4 Steps to Creating a Successful Digital-HR Strategy

By: | April 19, 2019 • 3 min read
Jason Averbook is HRE’s People Side of Digital columnist. Averbook is a leading analyst, thought leader and consultant in the area of HR, the future of work and the impact technology have on that future. He is the co-founder and CEO of Leapgen, a global consultancy helping organizations shape their future workplace by broadening executive mindset to rethink how to better design and deliver employee services that meet the expectations of the workforce and the needs of the business. Averbook will be speaking at the HR Technology Conference & Exposition China in Shanghai, May 14 through 15, and HR Festival Asia in Singapore, May 8 through 9, as well as the HR Technology Conference in Las Vegas, Oct. 1 through 4. He can be emailed at [email protected]

The world of digital transformation is upon us, and it touches every facet of our organizations, from technology to finance to human resources. As an HR executive contemplating the digital transformation of your workforce, your approaches are being challenged in the best ways possible. Every process comes under scrutiny, and every technology decision is placed under the microscope as the world outside of work continues to change at a faster pace than that inside of work. At the same time, the expectations of your workforce have never been higher. “Digital natives” are asking questions like, “Why do we do it that way?” and “Is there an easier way to get work done?”

Digital transformation is the culmination of the perfect storm; its ingredients are a new era of work, a new breed of workers, continually changing technology and evolving expectations for our tools. This requires a different approach to how we, as HR technologists, think about our domain. HR leaders and colleagues need to understand the difference between digital and technology and take a fresh look at the role HR needs to play to be successful in today’s world.

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Leapgen surveyed a number of global enterprises last year, finding that three out of four respondents had no unified digital-HR strategy. That is, the digital strategy wasn’t being thought of distinctly—separate from an HR strategy, a technology strategy or even a combined HR-technology strategy. And if there was one, it wasn’t embraced across the enterprise and aligned with the needs of the business. Without a digital-HR strategy, you risk making reactive technology investments. You create or continue a disjointed worker experience and suffer process inefficiencies. You increase your exposure and compliance risk. You’re simply not competitive. When that happens, we tend to throw more technology at the problem, wondering why the tech doesn’t do what it’s supposed to do or produce meaningful analytics we can tie to business outcomes.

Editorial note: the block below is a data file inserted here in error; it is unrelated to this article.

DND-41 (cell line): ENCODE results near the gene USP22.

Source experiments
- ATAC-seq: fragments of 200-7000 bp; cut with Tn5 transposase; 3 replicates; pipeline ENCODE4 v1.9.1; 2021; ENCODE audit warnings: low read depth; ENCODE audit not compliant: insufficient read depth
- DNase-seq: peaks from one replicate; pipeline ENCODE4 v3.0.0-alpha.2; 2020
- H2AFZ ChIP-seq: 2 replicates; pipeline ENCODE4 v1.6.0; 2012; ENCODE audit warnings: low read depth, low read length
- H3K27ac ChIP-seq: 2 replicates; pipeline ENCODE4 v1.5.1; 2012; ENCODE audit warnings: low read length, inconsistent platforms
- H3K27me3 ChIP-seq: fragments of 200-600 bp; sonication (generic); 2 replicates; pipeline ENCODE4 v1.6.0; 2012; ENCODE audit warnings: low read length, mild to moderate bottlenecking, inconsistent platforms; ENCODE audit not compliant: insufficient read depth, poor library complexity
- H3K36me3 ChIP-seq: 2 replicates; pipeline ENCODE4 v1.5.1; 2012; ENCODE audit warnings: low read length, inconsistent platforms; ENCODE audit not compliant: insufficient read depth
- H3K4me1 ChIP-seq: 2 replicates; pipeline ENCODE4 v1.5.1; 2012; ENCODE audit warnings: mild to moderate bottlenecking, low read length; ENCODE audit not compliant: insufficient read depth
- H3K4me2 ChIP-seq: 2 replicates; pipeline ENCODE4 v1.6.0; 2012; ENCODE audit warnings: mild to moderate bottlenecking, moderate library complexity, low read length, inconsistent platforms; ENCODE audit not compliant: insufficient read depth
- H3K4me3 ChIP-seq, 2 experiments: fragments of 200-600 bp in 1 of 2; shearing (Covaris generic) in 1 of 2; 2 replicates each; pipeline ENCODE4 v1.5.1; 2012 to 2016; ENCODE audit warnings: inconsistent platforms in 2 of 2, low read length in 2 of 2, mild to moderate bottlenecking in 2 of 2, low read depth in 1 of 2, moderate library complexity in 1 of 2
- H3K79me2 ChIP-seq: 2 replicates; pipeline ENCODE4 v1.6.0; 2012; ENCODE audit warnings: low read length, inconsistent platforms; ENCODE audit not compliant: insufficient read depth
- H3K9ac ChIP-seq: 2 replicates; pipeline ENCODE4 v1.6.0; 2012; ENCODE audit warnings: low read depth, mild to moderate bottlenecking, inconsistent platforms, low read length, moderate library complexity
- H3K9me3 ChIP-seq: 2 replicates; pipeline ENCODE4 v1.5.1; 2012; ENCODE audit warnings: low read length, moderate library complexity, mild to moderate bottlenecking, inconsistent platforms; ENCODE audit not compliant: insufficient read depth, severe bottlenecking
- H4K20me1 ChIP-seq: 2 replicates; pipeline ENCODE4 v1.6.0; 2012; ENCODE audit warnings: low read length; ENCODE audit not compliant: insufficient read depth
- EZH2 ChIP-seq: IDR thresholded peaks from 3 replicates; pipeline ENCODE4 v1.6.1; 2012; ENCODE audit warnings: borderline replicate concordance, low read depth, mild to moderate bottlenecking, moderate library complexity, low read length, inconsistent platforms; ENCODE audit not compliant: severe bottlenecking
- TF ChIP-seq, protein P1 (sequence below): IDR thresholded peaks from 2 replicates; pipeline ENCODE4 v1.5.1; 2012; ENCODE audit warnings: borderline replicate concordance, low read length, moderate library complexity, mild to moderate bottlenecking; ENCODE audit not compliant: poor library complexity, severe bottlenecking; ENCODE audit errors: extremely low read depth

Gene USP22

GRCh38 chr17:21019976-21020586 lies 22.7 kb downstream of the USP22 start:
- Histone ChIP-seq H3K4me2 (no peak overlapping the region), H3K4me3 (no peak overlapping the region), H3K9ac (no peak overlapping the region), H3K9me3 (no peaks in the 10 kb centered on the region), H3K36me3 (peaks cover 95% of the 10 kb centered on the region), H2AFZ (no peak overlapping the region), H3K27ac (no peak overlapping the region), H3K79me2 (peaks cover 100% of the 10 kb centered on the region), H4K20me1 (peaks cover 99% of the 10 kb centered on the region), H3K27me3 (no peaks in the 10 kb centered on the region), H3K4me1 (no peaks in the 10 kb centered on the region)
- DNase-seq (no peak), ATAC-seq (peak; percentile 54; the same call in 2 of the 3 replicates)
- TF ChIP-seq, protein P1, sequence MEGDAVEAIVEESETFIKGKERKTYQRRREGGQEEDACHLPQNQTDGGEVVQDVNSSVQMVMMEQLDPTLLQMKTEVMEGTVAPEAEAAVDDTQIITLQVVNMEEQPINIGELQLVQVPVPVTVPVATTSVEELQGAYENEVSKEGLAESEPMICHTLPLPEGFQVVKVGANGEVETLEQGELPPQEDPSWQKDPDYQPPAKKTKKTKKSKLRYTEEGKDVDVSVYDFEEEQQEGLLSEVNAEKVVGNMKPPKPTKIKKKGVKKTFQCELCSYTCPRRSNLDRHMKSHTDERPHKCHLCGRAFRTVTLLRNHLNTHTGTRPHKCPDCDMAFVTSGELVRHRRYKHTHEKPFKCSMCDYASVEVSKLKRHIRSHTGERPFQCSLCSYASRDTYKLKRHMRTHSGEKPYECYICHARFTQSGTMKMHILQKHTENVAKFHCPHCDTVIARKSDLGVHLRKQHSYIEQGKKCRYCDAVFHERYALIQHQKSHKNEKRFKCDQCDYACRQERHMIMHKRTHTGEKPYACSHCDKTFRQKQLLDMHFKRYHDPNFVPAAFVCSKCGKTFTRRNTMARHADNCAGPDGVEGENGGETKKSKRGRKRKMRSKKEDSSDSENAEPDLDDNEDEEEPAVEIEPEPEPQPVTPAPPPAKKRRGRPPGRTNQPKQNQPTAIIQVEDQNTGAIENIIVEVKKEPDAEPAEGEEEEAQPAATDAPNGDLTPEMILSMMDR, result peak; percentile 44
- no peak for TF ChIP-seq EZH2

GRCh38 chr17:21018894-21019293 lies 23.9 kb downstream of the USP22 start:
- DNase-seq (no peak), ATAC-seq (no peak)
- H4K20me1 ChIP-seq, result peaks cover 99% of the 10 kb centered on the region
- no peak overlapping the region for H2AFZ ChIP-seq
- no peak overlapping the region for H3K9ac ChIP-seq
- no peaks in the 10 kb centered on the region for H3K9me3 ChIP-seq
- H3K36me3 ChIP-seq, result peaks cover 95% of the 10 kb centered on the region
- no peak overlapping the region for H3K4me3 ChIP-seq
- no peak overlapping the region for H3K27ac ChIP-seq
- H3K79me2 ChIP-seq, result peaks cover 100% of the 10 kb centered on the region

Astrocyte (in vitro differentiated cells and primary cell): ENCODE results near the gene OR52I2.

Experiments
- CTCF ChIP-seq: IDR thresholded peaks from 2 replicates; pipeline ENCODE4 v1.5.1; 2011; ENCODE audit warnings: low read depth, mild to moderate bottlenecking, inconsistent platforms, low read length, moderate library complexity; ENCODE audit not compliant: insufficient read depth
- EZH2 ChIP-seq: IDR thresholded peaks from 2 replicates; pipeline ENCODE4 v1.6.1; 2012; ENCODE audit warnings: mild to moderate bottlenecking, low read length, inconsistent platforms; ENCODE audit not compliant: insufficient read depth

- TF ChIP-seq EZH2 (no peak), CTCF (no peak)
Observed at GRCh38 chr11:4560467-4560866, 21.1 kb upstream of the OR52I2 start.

Creating and implementing an effective digital-HR strategy begins with an important and critical difference: A digital-HR strategy ends with technology. It begins with mindset; with consideration for the people affected by transformation, using the tools and completing the work to be done; and with a fresh approach to the processes designed to produce the desired outcome.

Mindset is nothing more than a unified vision. Organizations need a clear and concise vision statement that everyone knows, everyone could repeat if asked and to which every function’s individual goals are aligned. Without it, you might as well envision every function building a single room of a house without seeing the master blueprint for the entire house.

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After alignment around mindset, you can start designing workforce strategy with people in mind. This is the lo-fi, inspired, creative, design-thinking phase, and you create this strategy with the personas of your workforce at its heart. What is the best experience you can possibly deliver? Do this before process redesign, before change management and certainly before technology transformation occurs, or you will let preconceived notions of what those things can deliver limit your imagination around what’s truly possible. Technology doesn’t determine strategy; your tools should be configured or selected to meet your strategic business objectives—or they’re not the right tools.

In the third phase, you begin the work of reimagining your processes. There’s a critical, often-missed step here. We remix processes to support a frictionless experience that will meet the needs of your workforce and produce the desired outcomes. But analytics and data need to be desired outcomes; otherwise, you will have done throwaway work and created an experience and transformation that can’t be measured. That which can’t be measured can’t be optimized.

This leads us finally to technology. When you’ve done the previous steps thoughtfully, you will find yourself in a position of selecting, implementing or optimizing an anti-fragile technology foundation that allows for agility; that produces meaningful analytics tied to outcomes the business cares about; and that supports your strategy, not the other way around.

These are the tenets of turning your HR-technology strategy into a digital-HR strategy, and it’s critical that these steps are performed in this order. This is how you build a workforce experience that will stand the test of time and that will bring your organization through and beyond the digital age. I’ll be talking more about these concepts at this year’s HR Technology Conference in October, where I hope you’ll join me.